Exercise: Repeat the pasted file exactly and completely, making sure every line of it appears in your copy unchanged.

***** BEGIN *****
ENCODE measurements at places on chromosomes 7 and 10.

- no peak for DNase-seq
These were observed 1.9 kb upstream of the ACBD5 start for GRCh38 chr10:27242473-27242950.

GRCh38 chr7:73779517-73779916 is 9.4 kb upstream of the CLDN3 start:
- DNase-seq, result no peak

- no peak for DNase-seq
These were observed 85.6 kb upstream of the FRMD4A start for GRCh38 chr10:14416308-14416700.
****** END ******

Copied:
ENCODE measurements at places on chromosomes 7 and 10.

- no peak for DNase-seq
These were observed 1.9 kb upstream of the ACBD5 start for GRCh38 chr10:27242473-27242950.

GRCh38 chr7:73779517-73779916 is 9.4 kb upstream of the CLDN3 start:
- DNase-seq, result no peak

- no peak for DNase-seq
These were observed 85.6 kb upstream of the FRMD4A start for GRCh38 chr10:14416308-14416700.